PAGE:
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Star Crossed Sea Stars: Understanding Sea Star Wasting Syndrome
Image: Basket Star by J. Gaydos
In the very first year of a SeaDoc collaboration with the Reef Environmental Education Foundation (REEF.org), SeaDoc scientists and trained REEF volunteers played a key role in determining the extent of a potentially ecosystem-altering sea star die-off.
With reports of a major mortality event among sunflower sea stars in British Columbian waters, our team completed 120 dives at ten sites in the San Juan Islands. Along with looking for sick sea stars, we also surveyed local fish and invertebrate populations, gathering intelligence that will be used by SeaDoc and other researchers over the coming years to see how well our efforts to restore the ecosystem are working.
SCUBA divers in dry suits scoured the San Juans' kelp forests and rocky reefs in 49-degree water. They counted sick and healthy stars and identified six species that showed signs of disease. Collaborating scientists Drew Harvell & Ian Hewson (Cornell University) and Harley Newton (Wildlife Conservation Society) are now studying the samples we collected to determine whether the sea star die-off is spreading south from British Columbia or if we are just detecting the normal background level of sick sea stars because we are looking.
Important work like this is difficult yet essential. In the past, lack of solid scientific monitoring meant that huge drops in important Salish Sea species (animals like rockfish and abalone) went unnoticed until populations had collapsed. SeaDoc is helping to prevent that.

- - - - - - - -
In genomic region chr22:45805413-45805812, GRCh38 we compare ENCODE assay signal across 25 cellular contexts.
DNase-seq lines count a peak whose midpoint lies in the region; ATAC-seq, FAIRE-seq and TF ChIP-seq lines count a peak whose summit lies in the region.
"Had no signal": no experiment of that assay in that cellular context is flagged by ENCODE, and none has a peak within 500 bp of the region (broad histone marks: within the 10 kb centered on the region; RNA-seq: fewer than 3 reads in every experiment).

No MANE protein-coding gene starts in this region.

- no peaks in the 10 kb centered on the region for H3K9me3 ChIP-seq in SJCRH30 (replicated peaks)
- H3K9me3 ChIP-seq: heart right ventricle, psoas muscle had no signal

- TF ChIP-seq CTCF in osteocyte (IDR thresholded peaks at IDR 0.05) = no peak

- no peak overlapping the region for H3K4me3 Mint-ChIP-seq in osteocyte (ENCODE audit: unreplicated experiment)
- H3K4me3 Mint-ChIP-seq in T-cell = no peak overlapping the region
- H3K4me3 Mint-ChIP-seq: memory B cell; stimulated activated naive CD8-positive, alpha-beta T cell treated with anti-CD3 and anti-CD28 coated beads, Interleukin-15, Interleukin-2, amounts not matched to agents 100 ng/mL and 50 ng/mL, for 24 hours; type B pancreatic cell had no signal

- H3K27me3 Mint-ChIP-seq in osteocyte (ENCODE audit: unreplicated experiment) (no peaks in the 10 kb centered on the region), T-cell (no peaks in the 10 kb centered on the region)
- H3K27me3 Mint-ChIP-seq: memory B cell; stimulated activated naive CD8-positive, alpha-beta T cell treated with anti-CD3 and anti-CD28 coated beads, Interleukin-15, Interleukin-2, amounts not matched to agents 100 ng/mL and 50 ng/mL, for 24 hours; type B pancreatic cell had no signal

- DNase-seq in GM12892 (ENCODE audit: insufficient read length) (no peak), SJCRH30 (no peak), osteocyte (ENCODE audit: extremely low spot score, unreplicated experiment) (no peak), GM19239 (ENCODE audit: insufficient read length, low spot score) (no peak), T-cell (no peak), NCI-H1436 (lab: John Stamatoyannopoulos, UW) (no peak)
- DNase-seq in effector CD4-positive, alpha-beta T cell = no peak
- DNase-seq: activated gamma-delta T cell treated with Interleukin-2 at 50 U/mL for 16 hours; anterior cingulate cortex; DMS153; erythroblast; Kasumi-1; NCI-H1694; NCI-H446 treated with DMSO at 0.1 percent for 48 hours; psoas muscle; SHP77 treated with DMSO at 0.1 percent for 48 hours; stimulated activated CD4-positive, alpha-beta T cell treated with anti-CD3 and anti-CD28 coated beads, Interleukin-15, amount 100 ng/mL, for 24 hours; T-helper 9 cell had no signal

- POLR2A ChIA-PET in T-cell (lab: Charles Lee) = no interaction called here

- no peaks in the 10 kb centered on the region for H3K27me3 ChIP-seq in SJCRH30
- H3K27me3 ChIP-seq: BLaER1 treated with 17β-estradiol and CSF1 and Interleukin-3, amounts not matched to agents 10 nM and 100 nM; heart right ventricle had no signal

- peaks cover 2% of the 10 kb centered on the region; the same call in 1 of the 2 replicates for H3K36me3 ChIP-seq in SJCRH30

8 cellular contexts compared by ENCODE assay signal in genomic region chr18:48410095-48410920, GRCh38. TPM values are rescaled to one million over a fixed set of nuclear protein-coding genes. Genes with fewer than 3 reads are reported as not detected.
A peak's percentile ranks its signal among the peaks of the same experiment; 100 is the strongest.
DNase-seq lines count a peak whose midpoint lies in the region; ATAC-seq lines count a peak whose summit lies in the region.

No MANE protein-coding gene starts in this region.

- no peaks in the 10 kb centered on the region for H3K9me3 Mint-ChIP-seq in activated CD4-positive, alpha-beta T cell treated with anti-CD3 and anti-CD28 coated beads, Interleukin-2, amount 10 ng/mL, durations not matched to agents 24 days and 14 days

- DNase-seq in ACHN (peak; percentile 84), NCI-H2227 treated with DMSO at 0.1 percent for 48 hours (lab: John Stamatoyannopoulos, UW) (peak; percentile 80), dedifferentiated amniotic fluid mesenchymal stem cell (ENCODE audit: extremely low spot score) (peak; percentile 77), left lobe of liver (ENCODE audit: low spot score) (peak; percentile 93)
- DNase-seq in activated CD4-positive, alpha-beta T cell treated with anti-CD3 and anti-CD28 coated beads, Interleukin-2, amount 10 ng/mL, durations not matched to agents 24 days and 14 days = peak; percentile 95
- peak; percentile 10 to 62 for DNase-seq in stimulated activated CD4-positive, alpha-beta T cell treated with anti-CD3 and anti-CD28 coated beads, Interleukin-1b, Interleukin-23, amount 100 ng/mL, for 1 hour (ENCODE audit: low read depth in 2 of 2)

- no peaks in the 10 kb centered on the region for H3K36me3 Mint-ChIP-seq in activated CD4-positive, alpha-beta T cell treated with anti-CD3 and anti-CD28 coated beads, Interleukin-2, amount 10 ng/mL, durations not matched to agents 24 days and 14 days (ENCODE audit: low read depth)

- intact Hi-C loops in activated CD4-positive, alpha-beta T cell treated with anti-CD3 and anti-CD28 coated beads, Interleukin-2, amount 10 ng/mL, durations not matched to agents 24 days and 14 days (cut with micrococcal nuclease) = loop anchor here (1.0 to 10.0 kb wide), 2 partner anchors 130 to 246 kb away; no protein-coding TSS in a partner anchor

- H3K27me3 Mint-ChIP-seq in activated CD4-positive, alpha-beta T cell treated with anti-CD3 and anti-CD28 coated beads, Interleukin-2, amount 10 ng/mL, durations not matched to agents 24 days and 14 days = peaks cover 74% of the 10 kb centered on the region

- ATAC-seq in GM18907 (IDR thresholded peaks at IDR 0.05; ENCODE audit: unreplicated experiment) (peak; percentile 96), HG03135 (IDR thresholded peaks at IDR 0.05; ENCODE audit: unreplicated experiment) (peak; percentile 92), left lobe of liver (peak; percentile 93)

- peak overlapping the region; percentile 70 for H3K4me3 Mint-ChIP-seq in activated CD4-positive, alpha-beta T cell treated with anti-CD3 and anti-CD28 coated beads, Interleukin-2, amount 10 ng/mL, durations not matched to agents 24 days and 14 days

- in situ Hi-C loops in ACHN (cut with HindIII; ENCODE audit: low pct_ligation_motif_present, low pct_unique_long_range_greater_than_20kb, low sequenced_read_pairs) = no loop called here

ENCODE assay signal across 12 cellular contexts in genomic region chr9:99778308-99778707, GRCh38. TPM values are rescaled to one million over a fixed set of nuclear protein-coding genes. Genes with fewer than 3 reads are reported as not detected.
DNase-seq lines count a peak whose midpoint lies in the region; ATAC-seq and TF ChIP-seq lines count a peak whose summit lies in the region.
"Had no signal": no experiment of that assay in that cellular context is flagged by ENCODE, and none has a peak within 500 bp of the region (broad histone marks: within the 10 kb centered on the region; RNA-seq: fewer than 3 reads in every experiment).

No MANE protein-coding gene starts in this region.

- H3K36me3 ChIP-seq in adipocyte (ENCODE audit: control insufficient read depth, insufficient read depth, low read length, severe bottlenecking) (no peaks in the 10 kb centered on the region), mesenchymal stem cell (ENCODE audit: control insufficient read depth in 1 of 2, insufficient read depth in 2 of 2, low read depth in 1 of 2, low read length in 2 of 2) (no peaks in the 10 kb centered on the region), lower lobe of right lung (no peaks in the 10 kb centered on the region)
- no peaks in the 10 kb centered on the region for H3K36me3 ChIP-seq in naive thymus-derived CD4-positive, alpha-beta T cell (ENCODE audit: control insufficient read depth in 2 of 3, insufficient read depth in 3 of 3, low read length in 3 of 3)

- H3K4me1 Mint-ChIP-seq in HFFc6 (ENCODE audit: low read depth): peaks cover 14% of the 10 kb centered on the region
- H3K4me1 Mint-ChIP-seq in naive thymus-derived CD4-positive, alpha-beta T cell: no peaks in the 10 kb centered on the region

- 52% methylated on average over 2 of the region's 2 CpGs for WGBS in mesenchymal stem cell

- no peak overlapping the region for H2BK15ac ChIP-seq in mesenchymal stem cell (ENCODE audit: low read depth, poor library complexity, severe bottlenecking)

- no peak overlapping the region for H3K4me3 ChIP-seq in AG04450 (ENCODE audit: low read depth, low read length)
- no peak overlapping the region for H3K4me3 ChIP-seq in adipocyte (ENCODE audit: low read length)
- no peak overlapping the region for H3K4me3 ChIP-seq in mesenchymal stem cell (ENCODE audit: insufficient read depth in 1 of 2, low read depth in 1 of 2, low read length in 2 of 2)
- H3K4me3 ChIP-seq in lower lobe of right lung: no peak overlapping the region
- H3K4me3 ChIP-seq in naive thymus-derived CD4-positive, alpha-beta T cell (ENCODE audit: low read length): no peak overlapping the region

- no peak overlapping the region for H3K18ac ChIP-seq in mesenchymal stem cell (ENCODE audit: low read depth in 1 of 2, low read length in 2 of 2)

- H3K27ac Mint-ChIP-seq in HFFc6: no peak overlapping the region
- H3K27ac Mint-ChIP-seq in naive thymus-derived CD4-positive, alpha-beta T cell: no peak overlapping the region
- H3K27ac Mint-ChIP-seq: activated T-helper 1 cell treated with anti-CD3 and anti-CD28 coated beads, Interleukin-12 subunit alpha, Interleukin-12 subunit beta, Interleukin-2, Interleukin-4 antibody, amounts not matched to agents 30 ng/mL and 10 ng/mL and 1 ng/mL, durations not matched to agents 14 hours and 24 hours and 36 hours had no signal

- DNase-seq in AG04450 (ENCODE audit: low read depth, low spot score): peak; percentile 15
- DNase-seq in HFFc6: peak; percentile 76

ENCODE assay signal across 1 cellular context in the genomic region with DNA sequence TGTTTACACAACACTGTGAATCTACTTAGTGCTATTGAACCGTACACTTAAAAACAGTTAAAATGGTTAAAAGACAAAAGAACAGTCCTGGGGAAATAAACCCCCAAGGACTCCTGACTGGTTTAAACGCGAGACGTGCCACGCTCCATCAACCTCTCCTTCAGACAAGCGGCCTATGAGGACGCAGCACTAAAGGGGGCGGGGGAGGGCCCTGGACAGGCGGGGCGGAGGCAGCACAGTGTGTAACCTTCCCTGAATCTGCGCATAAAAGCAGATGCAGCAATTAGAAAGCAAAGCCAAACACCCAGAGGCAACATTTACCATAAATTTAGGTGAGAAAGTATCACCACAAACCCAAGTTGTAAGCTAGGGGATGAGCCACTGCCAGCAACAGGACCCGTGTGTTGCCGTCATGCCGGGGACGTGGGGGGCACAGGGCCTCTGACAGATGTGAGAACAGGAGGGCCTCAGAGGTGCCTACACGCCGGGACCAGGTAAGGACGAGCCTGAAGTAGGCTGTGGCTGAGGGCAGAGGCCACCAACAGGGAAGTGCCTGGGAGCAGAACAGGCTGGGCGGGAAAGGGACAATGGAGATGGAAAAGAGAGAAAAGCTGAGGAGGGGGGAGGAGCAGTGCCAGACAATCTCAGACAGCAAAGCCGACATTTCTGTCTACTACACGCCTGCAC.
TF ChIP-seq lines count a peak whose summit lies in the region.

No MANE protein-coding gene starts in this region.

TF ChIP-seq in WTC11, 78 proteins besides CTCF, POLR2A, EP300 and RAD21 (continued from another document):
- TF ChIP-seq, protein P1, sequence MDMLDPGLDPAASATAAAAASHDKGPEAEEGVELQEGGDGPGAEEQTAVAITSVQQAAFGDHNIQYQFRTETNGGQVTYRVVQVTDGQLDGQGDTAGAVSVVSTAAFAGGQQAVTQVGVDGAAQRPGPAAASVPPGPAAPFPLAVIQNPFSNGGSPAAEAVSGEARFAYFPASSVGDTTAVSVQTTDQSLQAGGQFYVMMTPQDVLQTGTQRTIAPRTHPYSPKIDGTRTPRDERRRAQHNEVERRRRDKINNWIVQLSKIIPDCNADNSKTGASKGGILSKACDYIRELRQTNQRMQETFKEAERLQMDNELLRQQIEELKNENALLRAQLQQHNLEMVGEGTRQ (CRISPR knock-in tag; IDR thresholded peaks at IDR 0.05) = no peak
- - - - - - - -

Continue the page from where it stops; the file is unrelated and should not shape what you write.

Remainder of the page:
Report sick and healthy sea stars
You can help monitor this outbreak. The Vancouver Aquarium is collecting reports of sick and healthy sea stars throughout the Salish Sea. Visit their Sea Star Wasting Syndrome page at http://www.vanaqua.org/act/research/sea-stars. At the bottom of that page you can submit condition reports and photos of sea stars.
Curious what this outbreak looks like? Sea star expert Neil McDaniel shared some of his photos of healthy and diseased sea stars. The before-and-after photos are particularly striking. See them at Janna Nichols' SCUBA photo page: http://pnwscuba.smugmug.com/Diving/Seastar-Wasting-Syndrome/i-z9gmxSm
The Vancouver Aquarium shared a video of a sea star disintegrating over the course of a few hours. Watch it here: http://youtu.be/mjrp3Eckr-E
KUOW's John Ryan interviewed Joe Gaydos for a piece on the outbreak:
"Every population has sick animals,” said SeaDoc Society wildlife veterinarian Joe Gaydos, on a boat off Orcas Island between research dives. “Are we just seeing sick animals because we’re looking for it, or is it an early sign of a large epidemic that may come through and wipe out a lot of animals?”
Read or listen: http://kuow.org/post/mass-starfish-die-may-be-headed-washington
King5 also covered the story.
This work was made possible by donations to SeaDoc from private citizens.
If you'd like to support SeaDoc's important research projects, please make a donation, come to our next Wine 'n' Sea Auction on July 12, 2014, or consider making a legacy gift to SeaDoc as part of your estate plans.
The SeaDoc Society uses science to find solutions the problems facing marine ecosystems. We are a program of the Wildlife Health Center, a center of excellence at the UC Davis School of Veterinary Medicine.
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